Supply Chain Industries

Supply Chain Future

Supply chain leaders must invest to keeping up with societal and technological changes.


In 1978, record player sales peaked at $2.5 billion. Ten years later, sales had plummeted 80% to $500 million as consumers moved to cassette tapes and then CDs. The rise and fall of vinyl teach an essential lesson for supply chains: Making supply chain investments such as factory capacity and inventory from historical performance rather than an understanding of future trends can spell disaster.


The path of the music industry shows very clearly the importance of a 10-year-plan. However, a recent Gartner survey found that 70% of respondents don’t look beyond three years when developing a vision for their digital supply chain road maps.


“If supply chain leaders don’t prepare for the ecosystems in which future supply chains will operate, they are at risk to not foresee and prepare for the inevitable disruption.


Technology complements supply chain teams

The development of technology goes hand-in-hand with the future of supply chain management. Whether allowing supply chain teams to improve or add to their current processes in some way or another, newly-created tools and technology are all but necessary for survival as we move into 2020 and beyond.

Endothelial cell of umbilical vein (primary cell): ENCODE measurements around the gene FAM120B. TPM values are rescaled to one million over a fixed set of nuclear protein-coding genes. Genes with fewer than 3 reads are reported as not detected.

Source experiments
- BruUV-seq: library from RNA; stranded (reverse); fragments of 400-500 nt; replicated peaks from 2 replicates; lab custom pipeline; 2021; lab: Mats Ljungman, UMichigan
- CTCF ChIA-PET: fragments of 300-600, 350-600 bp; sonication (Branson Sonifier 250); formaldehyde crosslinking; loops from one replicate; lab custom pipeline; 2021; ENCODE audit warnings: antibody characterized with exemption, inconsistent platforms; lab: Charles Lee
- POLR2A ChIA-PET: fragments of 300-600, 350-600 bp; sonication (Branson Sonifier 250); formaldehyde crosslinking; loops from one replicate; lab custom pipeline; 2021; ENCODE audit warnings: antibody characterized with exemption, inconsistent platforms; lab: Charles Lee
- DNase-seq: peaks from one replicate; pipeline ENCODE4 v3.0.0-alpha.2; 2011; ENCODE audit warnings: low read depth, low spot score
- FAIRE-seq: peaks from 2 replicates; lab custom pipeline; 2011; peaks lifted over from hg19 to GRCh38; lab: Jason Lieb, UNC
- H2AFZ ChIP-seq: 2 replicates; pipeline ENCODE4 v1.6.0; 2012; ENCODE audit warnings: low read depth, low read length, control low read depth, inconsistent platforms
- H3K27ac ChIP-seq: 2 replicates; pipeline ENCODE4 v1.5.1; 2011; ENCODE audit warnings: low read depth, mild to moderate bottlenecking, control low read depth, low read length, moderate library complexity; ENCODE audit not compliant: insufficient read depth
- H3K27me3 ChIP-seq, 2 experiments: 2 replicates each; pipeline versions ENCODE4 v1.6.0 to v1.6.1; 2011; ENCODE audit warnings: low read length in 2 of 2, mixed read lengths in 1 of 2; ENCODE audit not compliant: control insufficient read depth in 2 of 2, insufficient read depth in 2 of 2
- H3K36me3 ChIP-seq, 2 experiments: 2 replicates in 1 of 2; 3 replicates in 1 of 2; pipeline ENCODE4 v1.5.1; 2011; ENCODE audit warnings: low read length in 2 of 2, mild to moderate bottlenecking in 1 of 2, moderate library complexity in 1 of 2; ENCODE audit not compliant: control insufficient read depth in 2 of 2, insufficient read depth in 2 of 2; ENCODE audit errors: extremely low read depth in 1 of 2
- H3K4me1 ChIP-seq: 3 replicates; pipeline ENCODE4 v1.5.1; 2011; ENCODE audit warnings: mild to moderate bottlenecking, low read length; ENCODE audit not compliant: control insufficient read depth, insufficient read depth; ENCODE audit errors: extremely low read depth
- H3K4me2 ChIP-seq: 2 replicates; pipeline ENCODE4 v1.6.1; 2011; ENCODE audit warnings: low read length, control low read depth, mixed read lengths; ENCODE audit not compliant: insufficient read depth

More specifically, the use of autonomous mobile robots (AMR) will likely be adopted by more companies over the next four to five years. In utilizing this technology, organizations will be able to automate and streamline picking and packing processes in particular.

This isn’t to say that robotic technology is going to take over specific processes along the supply chain altogether. At least for the foreseeable future, there’s still a need for supply chain teams to have a hands-on approach to their various processes.


For example, while AMR tech focuses on automating the actual picking process, it relies on information from the company’s warehouse management system—as managed by the supply chain team—to do so. So, as we move into 2020, it’s vital for supply chain teams to understand the importance of incorporating technology into their processes—not being intimidated by it.


The Future of Supply Chains



IoT makes warehouses smarter

We’re also bound to see the various tools and technologies used by supply chain teams become increasingly integrated with one another.

What many supply chain technology providers are coming to realize is that…


The IoT Reality: How to Prepare Your Warehouse

The smart warehouse is here, and it’s powered by an ever-increasing number of “things.”

The Internet of Things (IoT) has introduced tags, cameras, sensors, robotics, and more, all generating and needing a steady flow of data to run your warehouse. Countless case studies have found them to be faster, more efficient, and less prone to errors than us humans.

That got us thinking about one of the biggest and costliest error potentials: a bad rollout. So, we wanted to share four steps every warehouse needs to review and manage to adopt an IoT solution, whether it is a pure product tracker or if you’re fully automating put-away.